Don Juan By Lord Byron Canto V

When he was gone, there was a sudden change:
  I know not what might be the lady's thought,
But o'er her bright brow flash'd a tumult strange,
  And into her dear cheek the blood was brought,
Blood-red as sunset summer clouds which range
  The verge of Heaven; and in her large eyes wrought,
A mixture of sensations might be scann'd,
Of half voluptuousness and half command.

Her form had all the softness of her sex,
  Her features all the sweetness of the devil,
When he put on the cherub to perplex
  Eve, and paved (God knows how) the road to evil;
The sun himself was scarce more free from specks
  Than she from aught at which the eye could cavil;
Yet, somehow, there was something somewhere wanting,
As if she rather order'd than was granting.

Something imperial, or imperious, threw
  A chain o'er all she did; that is, a chain
Was thrown as 't were about the neck of you, —
  And rapture's self will seem almost a pain
With aught which looks like despotism in view:
  Our souls at least are free, and 't is in vain
We would against them make the flesh obey —
The spirit in the end will have its way.

Her very smile was haughty, though so sweet;
  Her very nod was not an inclination;
There was a self-will even in her small feet,
  As though they were quite conscious of her station —
They trod as upon necks; and to complete
  Her state (it is the custom of her nation),
A poniard deck'd her girdle, as the sign
She was a sultan's bride (thank Heaven, not mine!).

'To hear and to obey' had been from birth
  The law of all around her; to fulfill
All phantasies which yielded joy or mirth,
  Had been her slaves' chief pleasure, as her will;
Her blood was high, her beauty scarce of earth:
  Judge, then, if her caprices e'er stood still;
Had she but been a Christian, I 've a notion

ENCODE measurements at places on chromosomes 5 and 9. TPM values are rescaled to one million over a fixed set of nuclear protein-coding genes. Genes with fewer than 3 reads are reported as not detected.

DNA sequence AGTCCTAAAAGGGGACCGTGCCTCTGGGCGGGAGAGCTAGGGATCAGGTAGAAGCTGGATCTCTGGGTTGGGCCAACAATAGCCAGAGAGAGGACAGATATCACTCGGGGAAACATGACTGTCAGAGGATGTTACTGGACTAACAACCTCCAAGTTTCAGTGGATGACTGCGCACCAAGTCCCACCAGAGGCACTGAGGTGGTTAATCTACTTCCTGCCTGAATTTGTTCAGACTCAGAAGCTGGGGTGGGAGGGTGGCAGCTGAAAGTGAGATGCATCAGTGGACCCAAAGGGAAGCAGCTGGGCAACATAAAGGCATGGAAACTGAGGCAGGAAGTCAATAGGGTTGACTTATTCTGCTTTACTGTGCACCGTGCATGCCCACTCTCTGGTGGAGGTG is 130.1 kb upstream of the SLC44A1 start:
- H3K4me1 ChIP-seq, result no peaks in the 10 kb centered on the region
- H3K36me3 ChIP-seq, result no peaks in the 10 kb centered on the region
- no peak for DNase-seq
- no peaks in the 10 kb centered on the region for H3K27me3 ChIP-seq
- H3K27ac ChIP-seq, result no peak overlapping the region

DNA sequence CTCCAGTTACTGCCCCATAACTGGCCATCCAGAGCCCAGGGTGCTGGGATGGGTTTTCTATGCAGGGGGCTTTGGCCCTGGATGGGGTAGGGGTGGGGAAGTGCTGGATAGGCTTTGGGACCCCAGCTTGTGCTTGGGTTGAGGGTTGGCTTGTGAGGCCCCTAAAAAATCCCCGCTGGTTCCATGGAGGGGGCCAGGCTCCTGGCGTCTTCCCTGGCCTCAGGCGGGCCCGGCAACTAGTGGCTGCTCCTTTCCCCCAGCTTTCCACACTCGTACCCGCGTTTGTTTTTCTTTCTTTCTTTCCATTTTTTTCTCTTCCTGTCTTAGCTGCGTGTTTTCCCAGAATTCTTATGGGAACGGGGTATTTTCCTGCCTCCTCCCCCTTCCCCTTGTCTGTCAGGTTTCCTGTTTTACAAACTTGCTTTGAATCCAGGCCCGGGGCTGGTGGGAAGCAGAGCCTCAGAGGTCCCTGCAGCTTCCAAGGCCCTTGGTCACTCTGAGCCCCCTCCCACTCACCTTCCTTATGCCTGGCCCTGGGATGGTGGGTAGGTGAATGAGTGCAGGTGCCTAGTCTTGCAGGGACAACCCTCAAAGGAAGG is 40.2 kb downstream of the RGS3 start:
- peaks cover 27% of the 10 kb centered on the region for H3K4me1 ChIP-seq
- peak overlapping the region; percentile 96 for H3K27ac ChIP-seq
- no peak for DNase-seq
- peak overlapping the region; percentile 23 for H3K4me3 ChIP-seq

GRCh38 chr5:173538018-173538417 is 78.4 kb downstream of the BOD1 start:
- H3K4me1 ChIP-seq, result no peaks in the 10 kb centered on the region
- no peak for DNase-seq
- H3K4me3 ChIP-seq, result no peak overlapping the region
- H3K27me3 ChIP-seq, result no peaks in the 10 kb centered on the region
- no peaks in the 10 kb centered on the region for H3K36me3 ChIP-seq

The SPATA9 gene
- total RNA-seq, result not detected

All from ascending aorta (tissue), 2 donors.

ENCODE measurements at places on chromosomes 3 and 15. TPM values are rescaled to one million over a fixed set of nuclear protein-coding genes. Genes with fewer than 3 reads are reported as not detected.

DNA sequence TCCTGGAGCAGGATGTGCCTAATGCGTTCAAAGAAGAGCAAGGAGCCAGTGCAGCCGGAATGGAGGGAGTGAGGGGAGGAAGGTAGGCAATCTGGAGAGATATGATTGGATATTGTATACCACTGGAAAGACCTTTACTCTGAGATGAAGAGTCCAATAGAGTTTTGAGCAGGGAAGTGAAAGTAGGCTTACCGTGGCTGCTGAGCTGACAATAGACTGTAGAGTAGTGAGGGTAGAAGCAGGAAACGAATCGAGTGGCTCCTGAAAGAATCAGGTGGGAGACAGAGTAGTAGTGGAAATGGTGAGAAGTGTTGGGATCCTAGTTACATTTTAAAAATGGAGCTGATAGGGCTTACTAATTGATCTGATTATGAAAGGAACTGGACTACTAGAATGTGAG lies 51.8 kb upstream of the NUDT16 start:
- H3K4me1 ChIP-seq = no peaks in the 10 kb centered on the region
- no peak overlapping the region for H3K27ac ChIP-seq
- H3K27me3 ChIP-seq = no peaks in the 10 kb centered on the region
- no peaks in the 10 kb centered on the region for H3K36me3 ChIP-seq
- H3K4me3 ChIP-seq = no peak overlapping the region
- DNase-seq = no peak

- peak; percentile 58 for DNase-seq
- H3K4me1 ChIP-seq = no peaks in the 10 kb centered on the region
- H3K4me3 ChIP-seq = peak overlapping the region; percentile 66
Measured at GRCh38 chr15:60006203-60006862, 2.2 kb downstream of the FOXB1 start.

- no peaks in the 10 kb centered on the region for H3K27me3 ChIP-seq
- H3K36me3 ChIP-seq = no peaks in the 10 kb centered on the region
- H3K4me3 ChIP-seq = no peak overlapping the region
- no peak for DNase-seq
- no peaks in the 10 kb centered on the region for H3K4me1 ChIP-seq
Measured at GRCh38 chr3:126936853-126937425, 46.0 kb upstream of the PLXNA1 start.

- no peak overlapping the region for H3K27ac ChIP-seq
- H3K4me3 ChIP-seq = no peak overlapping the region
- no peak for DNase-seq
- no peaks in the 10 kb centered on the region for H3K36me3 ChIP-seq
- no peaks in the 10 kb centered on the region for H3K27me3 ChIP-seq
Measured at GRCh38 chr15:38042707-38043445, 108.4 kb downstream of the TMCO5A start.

We should have found out the 'perpetual motion.'

Whate'er she saw and coveted was brought;
  Whate'er she did not see, if she supposed
It might be seen, with diligence was sought,
  And when 't was found straightway the bargain closed;
There was no end unto the things she bought,
  Nor to the trouble which her fancies caused;
Yet even her tyranny had such a grace,
The women pardon'd all except her face.

Juan, the latest of her whims, had caught
  Her eye in passing on his way to sale;
She order'd him directly to be bought,
  And Baba, who had ne'er been known to fail
In any kind of mischief to be wrought,
  At all such auctions knew how to prevail:
She had no prudence, but he had; and this
Explains the garb which Juan took amiss.

His youth and features favour'd the disguise,
  And, should you ask how she, a sultan's bride,
Could risk or compass such strange phantasies,
  This I must leave sultanas to decide:
Emperors are only husbands in wives' eyes,
  And kings and consorts oft are mystified,
As we may ascertain with due precision,
Some by experience, others by tradition.

But to the main point, where we have been tending: —
  She now conceived all difficulties past,
And deem'd herself extremely condescending
  When, being made her property at last,
Without more preface, in her blue eyes blending
  Passion and power, a glance on him she cast,
And merely saying, 'Christian, canst thou love?'
Conceived that phrase was quite enough to move

And so it was, in proper time and place;
  But Juan, who had still his mind o'erflowing
With Haidee's isle and soft Ionian face,
  Felt the warm blood, which in his face was glowing,
Rush back upon his heart, which fill'd apace,
  And left his cheeks as pale as snowdrops blowing;
These words went through his soul like Arab-spears,
So that he spoke not, but burst into tears.

She was a good deal shock'd; not shock'd at tears,
  For women shed and use them at their liking;
But there is something when man's eye appears
  Wet, still more disagreeable and striking;
A woman's tear-drop melts, a man's half sears,
  Like molten lead, as if you thrust a pike in
His heart to force it out, for (to be shorter)
To them 't is a relief, to us a torture.

And she would have consoled, but knew not how:
  Having no equals, nothing which had e'er
Infected her with sympathy till now,
  And never having dreamt what 't was to bear
Aught of a serious, sorrowing kind, although
  There might arise some pouting petty care
To cross her brow, she wonder'd how so near
Her eyes another's eye could shed a tear.

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